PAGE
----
Themes and Meanings

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Last Updated on May 7, 2015, by eNotes Editorial. Word Count: 591

In “Health,” as in many other stories, Joy Williams assumes the perspective and describes the world of an adolescent female. She is fond of placing characters at this crucial age in order to explore the developmental crises that can emerge. As a result, her stories are often coming-of-age tales that...

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In “Health,” as in many other stories, Joy Williams assumes the perspective and describes the world of an adolescent female. She is fond of placing characters at this crucial age in order to explore the developmental crises that can emerge. As a result, her stories are often coming-of-age tales that detail the experiences of initiation, instruction, and awareness. As a twelve-year-old American girl, Pammy has witnessed the failures of familial and personal love all around her, so she looks for assurances of such love within her own family. Evidence for such love does exist: Morris and Marge demonstrate a kind of marital health that satisfies Pammy’s concerns.

Moreover, that love is made especially important in light of Pammy’s illness. The tuberculosis that rests in her young body heightens her desire for love. Although the disease does not make Pammy physically ill, it represents a potential for serious illness and possibly even death. Indeed, death shadows Pammy’s imagination and her everyday existence. Though the shadowing is made subtle through Williams’s art, it still darkens the corners of Pammy’s world—a world that she works to make safe for herself amid the perils of words and knowledge.

Pammy comes to understand that language and words are powerful, often threatening elements of one’s conscious life. Words such as “germs,” “infection,” and “cancer” can shape one’s perception of how the world operates and how one fits within that world. Pammy herself is touched by illness, but more by the words of that illness than by its actual physical essence. Through these words she examines herself from new perspectives; she considers her changing body and its relative health. Although it is infected by a dangerous bacterium, her body has worked the magic of its youth and vigor in quieting her disease. This fact offers Pammy reassuring knowledge of her own vitality, of her own physical possibility, and to some degree offsets the disquieting knowledge of her own mortality. However, this darker knowledge that haunts the edges of Pammy’s life is inescapable and undeniable in its presence.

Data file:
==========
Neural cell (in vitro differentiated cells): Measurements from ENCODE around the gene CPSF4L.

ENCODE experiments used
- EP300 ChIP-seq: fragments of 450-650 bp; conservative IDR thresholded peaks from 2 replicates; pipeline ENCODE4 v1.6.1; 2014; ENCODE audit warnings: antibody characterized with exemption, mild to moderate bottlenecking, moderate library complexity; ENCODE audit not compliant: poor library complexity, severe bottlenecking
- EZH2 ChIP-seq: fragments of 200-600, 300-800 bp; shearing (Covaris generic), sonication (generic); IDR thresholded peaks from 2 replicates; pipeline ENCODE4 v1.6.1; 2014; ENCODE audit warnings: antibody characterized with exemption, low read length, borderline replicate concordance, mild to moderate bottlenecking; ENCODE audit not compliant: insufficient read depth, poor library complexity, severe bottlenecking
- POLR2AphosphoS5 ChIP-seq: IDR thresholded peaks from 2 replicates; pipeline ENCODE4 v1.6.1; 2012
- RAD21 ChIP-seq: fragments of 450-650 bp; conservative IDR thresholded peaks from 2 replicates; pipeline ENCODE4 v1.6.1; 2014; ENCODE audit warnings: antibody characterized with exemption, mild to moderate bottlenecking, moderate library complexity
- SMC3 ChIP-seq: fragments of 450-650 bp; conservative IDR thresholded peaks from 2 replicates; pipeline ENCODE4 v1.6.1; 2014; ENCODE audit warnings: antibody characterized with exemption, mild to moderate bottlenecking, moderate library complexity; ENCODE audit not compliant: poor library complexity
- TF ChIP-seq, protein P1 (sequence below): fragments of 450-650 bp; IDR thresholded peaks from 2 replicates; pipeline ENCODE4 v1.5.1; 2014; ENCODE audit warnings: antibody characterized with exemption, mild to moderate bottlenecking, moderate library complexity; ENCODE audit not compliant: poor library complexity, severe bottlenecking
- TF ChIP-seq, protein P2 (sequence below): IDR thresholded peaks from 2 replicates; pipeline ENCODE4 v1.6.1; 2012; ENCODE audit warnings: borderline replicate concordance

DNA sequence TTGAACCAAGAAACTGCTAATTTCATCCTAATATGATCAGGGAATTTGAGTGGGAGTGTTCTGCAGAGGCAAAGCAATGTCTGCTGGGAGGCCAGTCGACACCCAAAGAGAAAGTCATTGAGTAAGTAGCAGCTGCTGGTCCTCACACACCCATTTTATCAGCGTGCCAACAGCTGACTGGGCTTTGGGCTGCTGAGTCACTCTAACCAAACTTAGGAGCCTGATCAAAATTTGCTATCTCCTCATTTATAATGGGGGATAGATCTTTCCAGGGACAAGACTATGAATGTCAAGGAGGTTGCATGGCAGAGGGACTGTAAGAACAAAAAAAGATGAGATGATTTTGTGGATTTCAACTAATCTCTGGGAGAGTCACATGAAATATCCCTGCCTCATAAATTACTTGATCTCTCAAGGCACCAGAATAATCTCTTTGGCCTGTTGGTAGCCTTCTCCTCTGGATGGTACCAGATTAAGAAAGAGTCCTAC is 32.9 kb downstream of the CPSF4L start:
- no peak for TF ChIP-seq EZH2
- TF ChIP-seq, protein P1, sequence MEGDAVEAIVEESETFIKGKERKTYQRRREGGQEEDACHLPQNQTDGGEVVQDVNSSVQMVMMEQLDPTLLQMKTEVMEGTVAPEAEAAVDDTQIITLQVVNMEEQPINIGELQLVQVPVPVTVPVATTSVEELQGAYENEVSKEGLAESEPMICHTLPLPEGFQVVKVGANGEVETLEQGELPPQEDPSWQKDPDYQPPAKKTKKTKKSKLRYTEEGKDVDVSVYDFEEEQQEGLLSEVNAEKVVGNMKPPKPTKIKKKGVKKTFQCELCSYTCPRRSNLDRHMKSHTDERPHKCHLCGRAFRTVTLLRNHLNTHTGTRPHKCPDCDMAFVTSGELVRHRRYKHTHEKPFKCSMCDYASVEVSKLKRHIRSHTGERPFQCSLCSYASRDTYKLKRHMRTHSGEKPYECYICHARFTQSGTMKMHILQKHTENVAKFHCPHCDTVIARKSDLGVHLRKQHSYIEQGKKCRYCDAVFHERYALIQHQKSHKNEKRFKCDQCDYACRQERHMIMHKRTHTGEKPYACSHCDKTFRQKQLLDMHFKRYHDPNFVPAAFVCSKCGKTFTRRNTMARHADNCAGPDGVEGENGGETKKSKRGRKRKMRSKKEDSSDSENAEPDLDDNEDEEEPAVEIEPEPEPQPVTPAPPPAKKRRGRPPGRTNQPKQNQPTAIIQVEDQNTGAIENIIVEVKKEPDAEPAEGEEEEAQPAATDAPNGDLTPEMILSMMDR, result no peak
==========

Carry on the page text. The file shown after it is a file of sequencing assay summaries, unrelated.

More important, Pammy realizes the tremendous power wielded by the imagination as it creates, through word and language, whole new worlds and whole new truths. Words become part of a tactical exercise in defense. Words mask the reality of things; they signify both truths and nontruths that frequently are too horrid to share. So Pammy works to construct—to imagine—a world that enjoys order and meaning. Hers is the adolescent imagination trying to make sense of an adult world; perched precariously on the fine edge of experience, Pammy strives to reconcile the remnants of her innocence with the hard knowledge of her adult world-to-come.

When the bleak, cold intruder steps into Pammy’s tanning room—where the young girl lies literally stripped and figuratively in a coffin—Williams wants the reader to consider the imaginative potentiality of that experience to a twelve-year-old consciousness. Death is the odd, inevitable event that blurs all easy definition and shades the brightest light, and knowledge is the rude collection of fact that forever estranges the innocent heart from the experienced soul.

When Pammy leaves the health spa, she stops at a store called “Imagine,” in whose window display rests a heart-shaped satin pillow split by a heavy metal zipper. This image of the zippered heart speaks both to the desire to close the heart off to hurt and pain, and to the strategy of repair that labors to mend the damage inflicted by the world-at-large.

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